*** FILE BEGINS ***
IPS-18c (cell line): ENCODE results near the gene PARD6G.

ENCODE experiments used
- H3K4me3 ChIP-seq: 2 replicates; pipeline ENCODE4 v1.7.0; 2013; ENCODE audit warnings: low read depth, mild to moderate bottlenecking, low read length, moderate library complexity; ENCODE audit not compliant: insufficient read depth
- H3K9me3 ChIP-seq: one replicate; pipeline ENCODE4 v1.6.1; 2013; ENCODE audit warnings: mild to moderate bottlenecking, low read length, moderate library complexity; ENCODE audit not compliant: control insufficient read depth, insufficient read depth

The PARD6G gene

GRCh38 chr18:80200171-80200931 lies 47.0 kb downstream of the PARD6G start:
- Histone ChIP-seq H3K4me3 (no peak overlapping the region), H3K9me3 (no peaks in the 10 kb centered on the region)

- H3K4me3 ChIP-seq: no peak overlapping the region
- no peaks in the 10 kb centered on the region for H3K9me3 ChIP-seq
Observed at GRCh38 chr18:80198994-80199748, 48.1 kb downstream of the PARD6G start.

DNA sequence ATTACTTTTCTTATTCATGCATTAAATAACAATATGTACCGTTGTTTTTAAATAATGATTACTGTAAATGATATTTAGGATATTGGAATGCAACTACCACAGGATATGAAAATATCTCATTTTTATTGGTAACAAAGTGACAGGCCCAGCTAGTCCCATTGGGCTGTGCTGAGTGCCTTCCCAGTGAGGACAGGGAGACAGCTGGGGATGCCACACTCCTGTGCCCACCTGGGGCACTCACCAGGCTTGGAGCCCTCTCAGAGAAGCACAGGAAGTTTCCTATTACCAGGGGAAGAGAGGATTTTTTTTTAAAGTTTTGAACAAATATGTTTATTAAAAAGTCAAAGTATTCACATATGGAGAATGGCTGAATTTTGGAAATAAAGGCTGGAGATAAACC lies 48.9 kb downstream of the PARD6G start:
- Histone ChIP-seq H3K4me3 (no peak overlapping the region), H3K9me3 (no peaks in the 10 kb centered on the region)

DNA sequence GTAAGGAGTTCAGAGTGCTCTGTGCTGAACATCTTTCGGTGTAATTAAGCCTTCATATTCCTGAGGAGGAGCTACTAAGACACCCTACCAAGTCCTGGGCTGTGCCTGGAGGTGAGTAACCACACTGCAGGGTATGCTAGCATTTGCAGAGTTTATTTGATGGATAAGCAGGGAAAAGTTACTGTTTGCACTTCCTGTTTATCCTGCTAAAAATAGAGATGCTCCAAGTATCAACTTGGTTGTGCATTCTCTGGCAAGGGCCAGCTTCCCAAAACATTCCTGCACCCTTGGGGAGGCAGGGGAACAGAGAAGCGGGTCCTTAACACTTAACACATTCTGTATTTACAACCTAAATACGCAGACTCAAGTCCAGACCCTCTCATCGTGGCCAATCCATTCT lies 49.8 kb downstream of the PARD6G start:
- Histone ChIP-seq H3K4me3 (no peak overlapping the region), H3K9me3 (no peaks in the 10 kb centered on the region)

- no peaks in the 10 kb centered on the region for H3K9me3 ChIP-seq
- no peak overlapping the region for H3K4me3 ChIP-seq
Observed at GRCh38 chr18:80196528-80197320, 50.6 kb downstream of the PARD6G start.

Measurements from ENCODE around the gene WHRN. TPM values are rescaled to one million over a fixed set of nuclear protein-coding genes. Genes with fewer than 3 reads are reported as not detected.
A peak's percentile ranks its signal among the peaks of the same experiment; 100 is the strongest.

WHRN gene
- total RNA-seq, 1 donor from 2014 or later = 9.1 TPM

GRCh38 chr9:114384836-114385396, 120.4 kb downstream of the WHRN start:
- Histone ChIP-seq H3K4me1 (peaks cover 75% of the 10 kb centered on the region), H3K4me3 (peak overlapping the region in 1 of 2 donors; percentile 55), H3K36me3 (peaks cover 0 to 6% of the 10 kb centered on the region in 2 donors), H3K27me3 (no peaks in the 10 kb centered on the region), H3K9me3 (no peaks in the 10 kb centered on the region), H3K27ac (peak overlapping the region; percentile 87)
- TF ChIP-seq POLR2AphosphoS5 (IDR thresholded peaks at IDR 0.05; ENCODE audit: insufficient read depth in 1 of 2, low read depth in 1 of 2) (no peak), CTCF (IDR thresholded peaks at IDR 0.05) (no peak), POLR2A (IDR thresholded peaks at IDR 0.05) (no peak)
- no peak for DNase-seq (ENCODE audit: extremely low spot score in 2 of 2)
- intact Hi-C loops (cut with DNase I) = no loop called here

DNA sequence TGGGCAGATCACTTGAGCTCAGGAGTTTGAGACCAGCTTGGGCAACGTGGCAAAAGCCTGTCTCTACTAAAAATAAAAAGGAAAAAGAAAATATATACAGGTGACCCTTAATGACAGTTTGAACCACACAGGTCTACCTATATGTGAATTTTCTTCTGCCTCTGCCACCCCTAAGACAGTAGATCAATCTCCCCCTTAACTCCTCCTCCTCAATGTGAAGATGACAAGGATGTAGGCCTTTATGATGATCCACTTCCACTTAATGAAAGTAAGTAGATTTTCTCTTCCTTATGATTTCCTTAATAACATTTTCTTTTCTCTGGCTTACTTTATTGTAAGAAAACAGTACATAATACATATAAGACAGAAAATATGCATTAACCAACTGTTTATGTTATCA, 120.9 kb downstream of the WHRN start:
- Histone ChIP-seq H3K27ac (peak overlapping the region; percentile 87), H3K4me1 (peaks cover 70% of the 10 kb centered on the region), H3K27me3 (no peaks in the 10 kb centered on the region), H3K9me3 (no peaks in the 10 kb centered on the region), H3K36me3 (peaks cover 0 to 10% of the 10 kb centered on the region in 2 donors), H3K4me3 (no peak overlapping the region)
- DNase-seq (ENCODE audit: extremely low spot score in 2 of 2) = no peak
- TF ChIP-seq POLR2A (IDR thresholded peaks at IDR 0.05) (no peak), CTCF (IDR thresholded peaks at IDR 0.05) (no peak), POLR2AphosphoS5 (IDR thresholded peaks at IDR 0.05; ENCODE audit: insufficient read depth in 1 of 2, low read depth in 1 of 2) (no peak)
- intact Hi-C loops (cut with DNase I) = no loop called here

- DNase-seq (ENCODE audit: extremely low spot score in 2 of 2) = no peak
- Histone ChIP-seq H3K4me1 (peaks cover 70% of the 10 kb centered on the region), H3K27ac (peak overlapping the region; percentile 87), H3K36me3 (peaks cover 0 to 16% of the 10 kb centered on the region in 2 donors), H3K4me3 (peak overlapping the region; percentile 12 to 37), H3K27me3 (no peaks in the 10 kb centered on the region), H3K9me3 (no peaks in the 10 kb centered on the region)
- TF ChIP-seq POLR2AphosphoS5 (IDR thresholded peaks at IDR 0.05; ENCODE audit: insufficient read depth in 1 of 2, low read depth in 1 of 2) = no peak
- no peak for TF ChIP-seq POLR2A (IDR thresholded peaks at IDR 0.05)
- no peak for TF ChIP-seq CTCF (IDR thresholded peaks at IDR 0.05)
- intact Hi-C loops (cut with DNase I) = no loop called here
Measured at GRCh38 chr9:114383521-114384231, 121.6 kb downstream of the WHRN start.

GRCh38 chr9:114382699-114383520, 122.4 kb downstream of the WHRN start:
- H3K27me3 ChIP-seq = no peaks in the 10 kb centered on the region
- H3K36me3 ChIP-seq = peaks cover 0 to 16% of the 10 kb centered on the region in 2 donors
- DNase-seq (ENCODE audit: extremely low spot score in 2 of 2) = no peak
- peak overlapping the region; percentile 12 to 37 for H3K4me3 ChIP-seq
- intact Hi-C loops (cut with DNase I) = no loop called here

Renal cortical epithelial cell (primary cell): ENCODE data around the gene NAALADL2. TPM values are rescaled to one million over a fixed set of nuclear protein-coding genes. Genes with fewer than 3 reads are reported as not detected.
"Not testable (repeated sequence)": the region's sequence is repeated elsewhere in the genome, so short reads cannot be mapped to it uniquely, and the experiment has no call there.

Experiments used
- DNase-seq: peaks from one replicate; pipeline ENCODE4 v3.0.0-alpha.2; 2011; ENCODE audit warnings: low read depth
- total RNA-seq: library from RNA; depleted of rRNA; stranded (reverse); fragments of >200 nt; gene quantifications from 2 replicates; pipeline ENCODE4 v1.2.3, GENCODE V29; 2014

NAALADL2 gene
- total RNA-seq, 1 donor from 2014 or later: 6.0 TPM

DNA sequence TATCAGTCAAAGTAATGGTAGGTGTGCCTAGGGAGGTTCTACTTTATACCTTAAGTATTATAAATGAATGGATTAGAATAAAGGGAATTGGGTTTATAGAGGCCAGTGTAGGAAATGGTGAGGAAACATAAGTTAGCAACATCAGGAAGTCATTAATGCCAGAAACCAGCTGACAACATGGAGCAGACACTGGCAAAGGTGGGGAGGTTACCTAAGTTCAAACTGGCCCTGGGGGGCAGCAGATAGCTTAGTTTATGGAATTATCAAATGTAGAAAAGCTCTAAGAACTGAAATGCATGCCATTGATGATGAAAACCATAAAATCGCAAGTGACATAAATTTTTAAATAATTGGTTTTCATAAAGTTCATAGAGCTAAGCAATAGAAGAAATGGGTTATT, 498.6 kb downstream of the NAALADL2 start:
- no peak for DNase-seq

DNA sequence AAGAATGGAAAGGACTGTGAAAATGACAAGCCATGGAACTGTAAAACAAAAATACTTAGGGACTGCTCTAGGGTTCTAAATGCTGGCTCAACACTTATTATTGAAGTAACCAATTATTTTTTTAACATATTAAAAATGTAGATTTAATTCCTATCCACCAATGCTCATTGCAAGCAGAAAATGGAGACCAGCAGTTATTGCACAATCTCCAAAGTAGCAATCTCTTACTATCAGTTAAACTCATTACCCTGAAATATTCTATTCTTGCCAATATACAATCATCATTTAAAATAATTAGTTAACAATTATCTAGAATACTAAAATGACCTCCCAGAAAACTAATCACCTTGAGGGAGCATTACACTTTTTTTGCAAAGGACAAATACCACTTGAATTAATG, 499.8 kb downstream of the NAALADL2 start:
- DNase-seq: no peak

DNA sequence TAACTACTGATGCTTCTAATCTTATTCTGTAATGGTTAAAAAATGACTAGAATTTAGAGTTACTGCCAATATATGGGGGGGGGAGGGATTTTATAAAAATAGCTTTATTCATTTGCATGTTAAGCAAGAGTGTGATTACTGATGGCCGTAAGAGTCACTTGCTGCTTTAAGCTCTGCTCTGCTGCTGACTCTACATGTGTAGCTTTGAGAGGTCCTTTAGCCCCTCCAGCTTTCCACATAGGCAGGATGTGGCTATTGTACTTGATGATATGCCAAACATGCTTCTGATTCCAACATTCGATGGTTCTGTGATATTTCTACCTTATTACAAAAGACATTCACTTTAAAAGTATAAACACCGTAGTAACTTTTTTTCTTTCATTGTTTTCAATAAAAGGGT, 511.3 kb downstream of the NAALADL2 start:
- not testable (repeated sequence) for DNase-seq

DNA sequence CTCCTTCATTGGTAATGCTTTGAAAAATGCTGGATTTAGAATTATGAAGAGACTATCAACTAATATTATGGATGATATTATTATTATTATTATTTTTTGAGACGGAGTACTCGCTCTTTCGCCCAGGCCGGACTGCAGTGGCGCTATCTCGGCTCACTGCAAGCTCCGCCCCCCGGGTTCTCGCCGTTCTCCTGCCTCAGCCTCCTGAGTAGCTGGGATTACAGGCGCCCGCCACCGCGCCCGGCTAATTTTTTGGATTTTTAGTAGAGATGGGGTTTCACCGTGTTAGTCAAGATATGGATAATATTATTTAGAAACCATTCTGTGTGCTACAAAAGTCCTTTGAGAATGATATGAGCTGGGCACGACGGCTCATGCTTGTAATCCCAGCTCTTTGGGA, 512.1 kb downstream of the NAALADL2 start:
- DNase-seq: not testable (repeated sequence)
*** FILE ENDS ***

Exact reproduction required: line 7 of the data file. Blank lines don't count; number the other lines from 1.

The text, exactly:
- Histone ChIP-seq H3K4me3 (no peak overlapping the region), H3K9me3 (no peaks in the 10 kb centered on the region)